When something is sharp it means that it has a thin cutting edge or that its ends have edges or points. Figuratively, sharp means ‘clearly defined,’ ‘involving a sudden change in direction,’ or ‘intense.’ Related to intensity, sharp can mean ‘angry,’ ‘violent,’ or ‘harsh’. When we’re talking about people, sharp means ‘mentally quick’ or ‘clever.’ As an adverb, sharp means ‘carefully or alertly’ or ‘suddenly’ and when we’re talking about time, it means ‘exactly.’
- A sharp knife is an essential tool in every kitchen.
- Because the CCTV image wasn’t sharp, the police couldn’t identify the suspect.
- The motorbike leaned steeply as it negotiated a sharp bend.
- As Paul stood up, he felt a sharp pain in his knee.
- Her boss’s sharp words left Nancy feeling upset.
- Luke will figure it out; he’s a sharp guy.
- “Look sharp,” the old man cried, as he pulled the boy back out of the road. “That car nearly knocked you down.”
- Be in my office at 9am sharp.
Words often used with sharp
sharp practice: behavior that is so shrewd or clever it is almost dishonest. Example: “That accountant has never been found guilty of anything, but he has a reputation for sharp practice.”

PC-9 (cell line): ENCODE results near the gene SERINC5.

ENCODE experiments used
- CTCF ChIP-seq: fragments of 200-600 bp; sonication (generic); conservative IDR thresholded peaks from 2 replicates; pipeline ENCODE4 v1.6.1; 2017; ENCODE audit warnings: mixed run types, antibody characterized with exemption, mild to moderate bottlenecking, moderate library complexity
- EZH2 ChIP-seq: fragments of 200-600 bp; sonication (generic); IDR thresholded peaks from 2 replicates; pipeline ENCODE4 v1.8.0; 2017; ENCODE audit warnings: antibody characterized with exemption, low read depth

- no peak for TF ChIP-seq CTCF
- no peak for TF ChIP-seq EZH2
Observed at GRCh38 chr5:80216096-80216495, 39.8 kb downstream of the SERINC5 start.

Did you know?
A sharp taste is a taste that is strong or bitter; for example lemons and some cheeses could be said to have a sharp taste.
sharpness (noun), sharply (adverb), sharpen (verb)
Sharp dates back to before the year 900. The Old and Middle English adjective scearp (pronounced like sharp, but with a longer a than Modern English) meant ‘having a cutting edge or pointed,’ but also ‘intellectually acute or shrewd,’ ‘with keen senses,’ and ‘severe, biting, or bitter.’ It comes from the Proto-Germanic adjective skarpaz, which meant ‘cutting.’ It is related to the German scharf and the Dutch scherf (both of which mean ‘sharp,’ but also ‘hot’ when talking about food like chillies). Sharp can be traced back to the Proto-Indo-European root (s)ker- (to cut), which is also the origin of the Irish cearb (a cut) and the English words keen and shear. The meaning ‘cutting or sarcastic,’ referring to words or talk, is from the 13th century, while ‘quick to take advantage’ appeared in the late 16th century.